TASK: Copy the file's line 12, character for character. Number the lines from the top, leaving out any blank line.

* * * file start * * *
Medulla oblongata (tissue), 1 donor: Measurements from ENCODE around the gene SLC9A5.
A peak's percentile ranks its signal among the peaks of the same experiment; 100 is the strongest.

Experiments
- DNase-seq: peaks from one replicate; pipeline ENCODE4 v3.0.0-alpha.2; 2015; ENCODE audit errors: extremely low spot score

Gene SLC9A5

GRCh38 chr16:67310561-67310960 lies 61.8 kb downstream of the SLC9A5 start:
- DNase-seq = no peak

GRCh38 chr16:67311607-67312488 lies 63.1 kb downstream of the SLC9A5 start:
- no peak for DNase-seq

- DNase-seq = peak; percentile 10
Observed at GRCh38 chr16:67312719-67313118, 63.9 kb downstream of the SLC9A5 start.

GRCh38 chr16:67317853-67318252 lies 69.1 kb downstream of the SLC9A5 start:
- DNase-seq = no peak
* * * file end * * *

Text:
GRCh38 chr16:67317853-67318252 lies 69.1 kb downstream of the SLC9A5 start: